But this book is better. Better by far because, as many before me have learned through experience, once you dare pry open the lid of an unfamiliar can, the worms, undoubtedly, get agitated. For the first time in my life of faith, I was forced to deal with critters I had no experience with. Slippery concepts like interpretive bias and theological uncertainty. Doubt. Ideas that had been ignored, left in the dark, undisturbed by the light of inquisition were set free to slither and writhe on the laboratory table as soon as the lid of permission was peeled back.
It was science. And worship.
This book is better than the book I started out to write because the writing of it changed me. My hope is it will change you.
As a long time believer in the historicity of the Bible, I have spent years trying to shoehorn all of human existence (what we know from anthropology, geology, paleontology etc.,) into the Old Testament writings. As a result, my perception of our history, if you were to chart it on a 3 dimensional grid, looked something like a funnel.
But there’s a serious problem with the funnel. As we travel backwards in time, from our present vantage point in the twenty-first century, the diameter of the funnel keeps getting smaller. Eventually we reach a point in time with barely enough space to squeeze a couple of naked humans through from the other side. It’s a classic case of there not being enough gas in the time machine to get us where we need to go (or come from). It’s a “Not-enough-time” machine.
While this funnel managed to keep all my young-earth ducks in a 6000 year old row, it left very little real estate to house the collective findings of those experts in the archaeology department not constrained by a ‘literal’ Biblical timeline. My funnel vision simply didn’t allow for any other players on the human stage beyond those mentioned in Genesis. The wrong answer would be to ignore all those museum warehouses jacked full of evidence that tells a wider, longer story than does Genesis. Stories that involve people that looked sort of like me, with out-of-control body hair, bad teeth and a meager collection of rustic tools. Wait a minute – that is me!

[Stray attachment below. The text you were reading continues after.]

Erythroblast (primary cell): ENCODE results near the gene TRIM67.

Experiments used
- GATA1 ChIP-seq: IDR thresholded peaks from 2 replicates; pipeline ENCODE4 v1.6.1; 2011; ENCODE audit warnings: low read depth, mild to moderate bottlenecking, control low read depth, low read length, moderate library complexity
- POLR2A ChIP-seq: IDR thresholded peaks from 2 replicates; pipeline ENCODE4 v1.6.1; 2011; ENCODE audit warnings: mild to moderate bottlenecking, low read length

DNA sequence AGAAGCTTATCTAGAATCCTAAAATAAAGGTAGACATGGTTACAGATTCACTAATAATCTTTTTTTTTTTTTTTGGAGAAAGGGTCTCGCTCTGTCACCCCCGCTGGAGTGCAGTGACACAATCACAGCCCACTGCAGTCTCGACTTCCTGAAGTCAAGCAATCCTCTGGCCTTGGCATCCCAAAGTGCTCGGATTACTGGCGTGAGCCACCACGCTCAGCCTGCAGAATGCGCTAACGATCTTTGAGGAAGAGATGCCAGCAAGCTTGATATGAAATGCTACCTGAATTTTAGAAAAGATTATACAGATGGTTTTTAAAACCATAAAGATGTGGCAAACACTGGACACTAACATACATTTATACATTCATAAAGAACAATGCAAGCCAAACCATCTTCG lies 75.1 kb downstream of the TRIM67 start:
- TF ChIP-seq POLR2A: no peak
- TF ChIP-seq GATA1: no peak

With all this evidence practically demanding that the so-called Bible literalists redraw the chronological map, the challenge is ominous. What do we do with over 7,000 years of Chinese history, for example? There is only so much room in that funnel to cram in all those Dynasties (be careful not to crush the terracotta warriors.) All those Emperors must fit in sometime after Noah and just before egg rolls hit prime time in the seventies. And if we decide that universal flooding is the only way of staying true to the text, what do we do with the Babylonian flood myth, already on library bookshelves centuries before the Hebrew scribes had sharpened their quills. Or what about the evidence of early man in the south of France. Who knew those Neanderthals were such discriminating vacationers. Their 30,000 year expiry date, if you don’t count the neanderthal DNA in 20% of the current population (judge not lest you be judged), surely won’t fit into the funnel.